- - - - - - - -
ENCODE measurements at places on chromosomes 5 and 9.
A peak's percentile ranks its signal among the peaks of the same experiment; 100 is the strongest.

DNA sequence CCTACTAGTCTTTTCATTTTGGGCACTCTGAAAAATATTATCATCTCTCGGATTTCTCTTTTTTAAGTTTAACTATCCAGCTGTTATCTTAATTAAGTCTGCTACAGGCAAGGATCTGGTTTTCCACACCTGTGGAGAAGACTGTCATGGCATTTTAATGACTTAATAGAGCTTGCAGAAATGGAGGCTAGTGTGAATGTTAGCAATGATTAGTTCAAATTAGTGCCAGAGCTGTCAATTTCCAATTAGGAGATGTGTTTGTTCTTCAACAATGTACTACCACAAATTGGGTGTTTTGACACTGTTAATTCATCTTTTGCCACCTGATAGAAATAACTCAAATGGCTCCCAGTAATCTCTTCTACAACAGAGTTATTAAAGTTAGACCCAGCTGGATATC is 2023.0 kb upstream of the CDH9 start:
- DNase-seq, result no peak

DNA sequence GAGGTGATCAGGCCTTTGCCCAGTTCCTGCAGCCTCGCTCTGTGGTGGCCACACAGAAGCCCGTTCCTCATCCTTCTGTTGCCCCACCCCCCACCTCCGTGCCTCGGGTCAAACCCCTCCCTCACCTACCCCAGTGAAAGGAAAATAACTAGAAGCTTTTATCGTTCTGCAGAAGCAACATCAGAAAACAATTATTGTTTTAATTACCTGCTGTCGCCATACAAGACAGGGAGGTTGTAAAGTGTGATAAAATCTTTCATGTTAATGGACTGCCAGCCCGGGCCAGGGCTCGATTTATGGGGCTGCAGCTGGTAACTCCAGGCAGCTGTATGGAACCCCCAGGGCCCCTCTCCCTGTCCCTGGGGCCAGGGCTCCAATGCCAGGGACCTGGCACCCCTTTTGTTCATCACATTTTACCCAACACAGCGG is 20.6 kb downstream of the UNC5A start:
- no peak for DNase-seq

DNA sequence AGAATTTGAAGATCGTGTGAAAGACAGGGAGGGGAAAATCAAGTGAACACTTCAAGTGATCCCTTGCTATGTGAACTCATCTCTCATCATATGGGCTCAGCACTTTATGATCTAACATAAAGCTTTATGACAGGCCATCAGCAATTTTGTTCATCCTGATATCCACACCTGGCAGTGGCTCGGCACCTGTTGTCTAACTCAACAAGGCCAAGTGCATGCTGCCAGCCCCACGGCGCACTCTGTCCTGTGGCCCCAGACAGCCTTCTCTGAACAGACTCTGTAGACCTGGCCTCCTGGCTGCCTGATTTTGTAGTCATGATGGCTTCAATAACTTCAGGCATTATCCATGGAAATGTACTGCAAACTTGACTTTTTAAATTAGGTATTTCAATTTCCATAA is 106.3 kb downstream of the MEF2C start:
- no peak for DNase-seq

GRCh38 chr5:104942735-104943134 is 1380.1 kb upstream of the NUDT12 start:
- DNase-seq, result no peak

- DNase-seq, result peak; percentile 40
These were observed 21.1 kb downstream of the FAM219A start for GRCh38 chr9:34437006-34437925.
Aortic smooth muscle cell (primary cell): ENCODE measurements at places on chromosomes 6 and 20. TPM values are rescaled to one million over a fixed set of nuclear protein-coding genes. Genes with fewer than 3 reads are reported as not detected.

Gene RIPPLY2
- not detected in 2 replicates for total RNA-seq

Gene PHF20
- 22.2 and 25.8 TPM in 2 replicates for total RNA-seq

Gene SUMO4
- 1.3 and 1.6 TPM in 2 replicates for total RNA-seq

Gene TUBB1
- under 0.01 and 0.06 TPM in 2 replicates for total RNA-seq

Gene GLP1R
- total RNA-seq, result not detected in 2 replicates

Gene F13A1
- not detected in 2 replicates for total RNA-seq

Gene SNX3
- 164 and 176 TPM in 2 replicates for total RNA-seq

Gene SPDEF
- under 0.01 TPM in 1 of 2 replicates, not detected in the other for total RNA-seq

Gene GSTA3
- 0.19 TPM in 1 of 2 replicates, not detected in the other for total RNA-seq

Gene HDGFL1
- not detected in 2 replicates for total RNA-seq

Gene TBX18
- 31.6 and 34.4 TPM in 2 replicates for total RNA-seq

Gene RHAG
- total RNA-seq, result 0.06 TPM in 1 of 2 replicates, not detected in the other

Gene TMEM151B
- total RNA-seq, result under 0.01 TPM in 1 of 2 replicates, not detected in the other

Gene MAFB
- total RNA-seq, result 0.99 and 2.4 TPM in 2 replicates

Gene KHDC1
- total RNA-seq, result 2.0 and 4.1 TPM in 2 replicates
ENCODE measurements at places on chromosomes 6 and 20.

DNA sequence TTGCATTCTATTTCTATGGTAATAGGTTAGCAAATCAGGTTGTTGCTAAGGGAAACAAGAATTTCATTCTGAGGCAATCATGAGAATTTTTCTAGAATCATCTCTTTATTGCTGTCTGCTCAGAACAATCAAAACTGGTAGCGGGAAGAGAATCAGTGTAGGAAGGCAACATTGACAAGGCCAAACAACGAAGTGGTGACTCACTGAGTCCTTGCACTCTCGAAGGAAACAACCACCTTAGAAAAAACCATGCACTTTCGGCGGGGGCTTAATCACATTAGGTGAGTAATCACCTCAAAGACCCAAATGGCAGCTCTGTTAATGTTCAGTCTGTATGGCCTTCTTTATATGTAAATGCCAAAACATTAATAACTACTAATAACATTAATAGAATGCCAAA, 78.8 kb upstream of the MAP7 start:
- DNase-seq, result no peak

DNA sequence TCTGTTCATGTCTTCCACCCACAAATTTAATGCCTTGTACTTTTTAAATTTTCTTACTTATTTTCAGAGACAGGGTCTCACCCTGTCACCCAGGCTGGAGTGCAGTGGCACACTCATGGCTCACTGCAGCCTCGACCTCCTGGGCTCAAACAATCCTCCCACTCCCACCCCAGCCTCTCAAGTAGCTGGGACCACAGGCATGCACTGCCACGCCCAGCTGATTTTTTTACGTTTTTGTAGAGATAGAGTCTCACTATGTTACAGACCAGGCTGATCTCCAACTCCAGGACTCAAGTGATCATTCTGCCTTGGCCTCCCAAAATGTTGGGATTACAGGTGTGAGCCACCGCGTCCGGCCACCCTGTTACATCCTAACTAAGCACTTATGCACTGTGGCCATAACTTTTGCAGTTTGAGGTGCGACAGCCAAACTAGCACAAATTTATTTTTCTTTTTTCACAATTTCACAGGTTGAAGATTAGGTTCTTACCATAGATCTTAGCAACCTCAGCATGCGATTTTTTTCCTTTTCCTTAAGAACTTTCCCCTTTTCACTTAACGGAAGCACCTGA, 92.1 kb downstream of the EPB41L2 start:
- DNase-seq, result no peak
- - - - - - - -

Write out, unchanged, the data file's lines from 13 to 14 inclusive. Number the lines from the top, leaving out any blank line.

Aortic smooth muscle cell (primary cell): ENCODE measurements at places on chromosomes 6 and 20. TPM values are rescaled to one million over a fixed set of nuclear protein-coding genes. Genes with fewer than 3 reads are reported as not detected.

Gene RIPPLY2